In the last few years, real estate property owners have started taking a closer look climate vulnerability of their properties and the cities where they conduct business. Grosvenor, one of the largest privately owned property business was curious enough to conduct their own study, titled “Grosvenor Report: Resilient Cities.” This study assesses the climate vulnerability and adaptability of the world’s 50 most important cities. Houston, in Grosvenor’s opinion, is one of those cities. For this study, an adaptive capacity score and a vulnerability score was constructed. Cities were ranked based on how they score in each area. Unfortunately the City of Houston was not a top-performer. Overall it came in the top half, #22. Of the 11 US cities in the ranking, Houston came in last place, at #11.
Further, the City and the State’s adaptive capacity is being tested on a more regular basis. NOAA’s Billion Dollar Weather and Climate Disaster study tells a rather alarming picture of how the state is being tested.
First, is the graphic that shows 6 very large weather events hitting the state in 2016.
Second, we have a graph that shows the number of storms over several years. Most important to pay attention to is the black trend line.
Finally, Texas is the reddest state and I am not talking politics. This map displays in a red gradient the number of billion dollar plus storm events over the time period 1980 to April 2017.
This is a problem. The cost of doing business in Houston and Texas in general are likely to see significant gains in the near term if trends continue. As mentioned in earlier posts, there is plenty evidence that it will. According to a 2014 ULI report, direct monetary losses as reported by reinsurance companies was over $150 billion in the last decade. It is anticipated that in some places monetary losses for buildings are likely to double which will increase insurance premiums and overall property operating costs. In many cases, real estate owners are looking to absorb these increasing premiums and allocate them out to tenants. This approach is not sustainable for the viability of the business or the community.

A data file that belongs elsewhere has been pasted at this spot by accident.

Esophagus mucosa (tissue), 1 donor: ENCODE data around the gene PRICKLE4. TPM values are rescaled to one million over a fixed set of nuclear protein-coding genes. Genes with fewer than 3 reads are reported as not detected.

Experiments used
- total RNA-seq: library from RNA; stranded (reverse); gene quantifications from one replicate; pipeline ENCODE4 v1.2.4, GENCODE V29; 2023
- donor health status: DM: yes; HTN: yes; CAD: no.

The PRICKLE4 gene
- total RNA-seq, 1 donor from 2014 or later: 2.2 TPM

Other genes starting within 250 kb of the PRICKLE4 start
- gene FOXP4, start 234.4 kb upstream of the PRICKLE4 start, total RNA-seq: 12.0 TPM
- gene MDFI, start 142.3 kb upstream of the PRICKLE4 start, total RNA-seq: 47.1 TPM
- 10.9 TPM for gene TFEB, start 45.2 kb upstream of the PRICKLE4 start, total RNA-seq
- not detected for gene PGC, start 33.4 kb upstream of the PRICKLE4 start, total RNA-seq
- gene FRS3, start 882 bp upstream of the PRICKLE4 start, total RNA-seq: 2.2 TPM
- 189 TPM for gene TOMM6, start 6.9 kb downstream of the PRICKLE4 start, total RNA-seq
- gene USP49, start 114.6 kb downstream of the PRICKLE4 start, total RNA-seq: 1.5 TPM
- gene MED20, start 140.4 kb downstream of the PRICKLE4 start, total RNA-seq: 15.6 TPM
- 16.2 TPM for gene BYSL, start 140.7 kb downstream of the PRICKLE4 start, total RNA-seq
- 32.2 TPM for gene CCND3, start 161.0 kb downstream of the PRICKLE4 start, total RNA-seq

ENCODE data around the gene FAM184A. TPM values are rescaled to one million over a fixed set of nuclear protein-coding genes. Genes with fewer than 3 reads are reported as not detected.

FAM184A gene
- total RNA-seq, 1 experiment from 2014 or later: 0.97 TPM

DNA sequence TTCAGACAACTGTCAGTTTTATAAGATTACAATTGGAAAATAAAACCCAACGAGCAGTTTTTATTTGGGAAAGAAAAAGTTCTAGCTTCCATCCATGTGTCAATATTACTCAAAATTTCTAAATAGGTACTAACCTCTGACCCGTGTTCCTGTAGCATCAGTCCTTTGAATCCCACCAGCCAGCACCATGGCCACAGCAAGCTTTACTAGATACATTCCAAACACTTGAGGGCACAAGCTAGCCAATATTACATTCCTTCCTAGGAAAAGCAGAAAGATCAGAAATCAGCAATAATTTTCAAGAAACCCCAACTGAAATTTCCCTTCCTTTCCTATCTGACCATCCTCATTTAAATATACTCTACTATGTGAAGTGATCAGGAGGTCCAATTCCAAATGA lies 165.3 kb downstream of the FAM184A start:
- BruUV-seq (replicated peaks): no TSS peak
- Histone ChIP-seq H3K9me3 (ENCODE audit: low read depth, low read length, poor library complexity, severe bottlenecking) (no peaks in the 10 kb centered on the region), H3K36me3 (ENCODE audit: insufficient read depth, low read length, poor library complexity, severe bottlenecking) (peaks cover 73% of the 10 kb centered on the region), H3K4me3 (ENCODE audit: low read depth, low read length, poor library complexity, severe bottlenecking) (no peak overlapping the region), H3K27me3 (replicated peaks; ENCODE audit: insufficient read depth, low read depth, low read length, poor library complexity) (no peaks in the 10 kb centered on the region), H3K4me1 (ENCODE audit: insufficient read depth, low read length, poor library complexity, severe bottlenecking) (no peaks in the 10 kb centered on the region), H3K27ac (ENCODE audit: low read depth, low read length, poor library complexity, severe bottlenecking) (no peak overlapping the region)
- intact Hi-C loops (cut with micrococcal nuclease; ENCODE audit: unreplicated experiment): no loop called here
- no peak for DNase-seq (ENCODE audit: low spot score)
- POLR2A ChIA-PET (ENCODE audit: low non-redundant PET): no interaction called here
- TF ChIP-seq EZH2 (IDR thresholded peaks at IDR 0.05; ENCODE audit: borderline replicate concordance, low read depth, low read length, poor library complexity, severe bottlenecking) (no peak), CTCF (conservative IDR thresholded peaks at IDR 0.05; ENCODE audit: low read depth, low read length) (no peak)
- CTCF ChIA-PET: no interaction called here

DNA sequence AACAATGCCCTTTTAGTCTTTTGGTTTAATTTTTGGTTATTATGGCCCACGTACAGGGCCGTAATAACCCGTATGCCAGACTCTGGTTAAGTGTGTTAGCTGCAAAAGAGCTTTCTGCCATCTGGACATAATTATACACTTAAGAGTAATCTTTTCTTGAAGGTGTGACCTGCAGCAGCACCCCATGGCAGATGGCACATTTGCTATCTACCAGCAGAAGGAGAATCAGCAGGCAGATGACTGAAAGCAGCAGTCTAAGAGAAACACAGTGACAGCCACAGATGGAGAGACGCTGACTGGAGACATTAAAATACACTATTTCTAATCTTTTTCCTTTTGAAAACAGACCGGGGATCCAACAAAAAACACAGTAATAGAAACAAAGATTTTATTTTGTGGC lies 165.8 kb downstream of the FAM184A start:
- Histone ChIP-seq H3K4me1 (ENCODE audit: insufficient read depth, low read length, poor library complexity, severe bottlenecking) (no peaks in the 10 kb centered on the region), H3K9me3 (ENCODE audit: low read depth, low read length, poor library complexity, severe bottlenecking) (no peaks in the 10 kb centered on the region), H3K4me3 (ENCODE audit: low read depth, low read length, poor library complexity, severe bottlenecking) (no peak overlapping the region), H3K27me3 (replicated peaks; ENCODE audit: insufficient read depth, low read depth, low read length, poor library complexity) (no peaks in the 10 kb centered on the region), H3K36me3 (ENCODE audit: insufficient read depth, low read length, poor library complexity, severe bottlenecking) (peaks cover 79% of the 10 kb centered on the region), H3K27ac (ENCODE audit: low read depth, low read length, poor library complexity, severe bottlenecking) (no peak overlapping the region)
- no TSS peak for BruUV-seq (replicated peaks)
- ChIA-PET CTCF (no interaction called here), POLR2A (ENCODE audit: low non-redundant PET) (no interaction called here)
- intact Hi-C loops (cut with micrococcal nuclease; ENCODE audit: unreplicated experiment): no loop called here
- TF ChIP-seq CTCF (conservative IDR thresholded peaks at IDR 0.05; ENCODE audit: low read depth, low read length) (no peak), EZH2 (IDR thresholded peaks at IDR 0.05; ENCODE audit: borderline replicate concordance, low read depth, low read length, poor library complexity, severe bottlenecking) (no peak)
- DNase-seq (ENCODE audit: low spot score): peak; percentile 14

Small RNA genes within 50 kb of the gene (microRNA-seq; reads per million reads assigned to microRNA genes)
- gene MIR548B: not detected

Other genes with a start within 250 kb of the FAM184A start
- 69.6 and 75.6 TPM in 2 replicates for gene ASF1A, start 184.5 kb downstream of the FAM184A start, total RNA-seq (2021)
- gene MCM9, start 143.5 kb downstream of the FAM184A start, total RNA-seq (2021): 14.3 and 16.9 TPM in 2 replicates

A potential solution, not a silver bullet, but part of the silver buckshot needed to deal with climate adaptation, is the adoption by cities of voluntary resilience standards. There are a lot of them and you can check them out in this 2017 Meister Consulting Report titled Voluntary Resilience Standards. The expectation of these standards is that by increasing the resilience of the built environment, the entire community’s resilience is improved. There are a very wide assortment of these standards dealing with new construction and remodels, different building sectors and resilience against certain natural disaster and man-made disaster events. Similar to what the City of Houston did with the LEED process in Houston during the Mayor White administration, it should consider leading by example with resilience standards, particularly since we are dealing largely with critical infrastructure.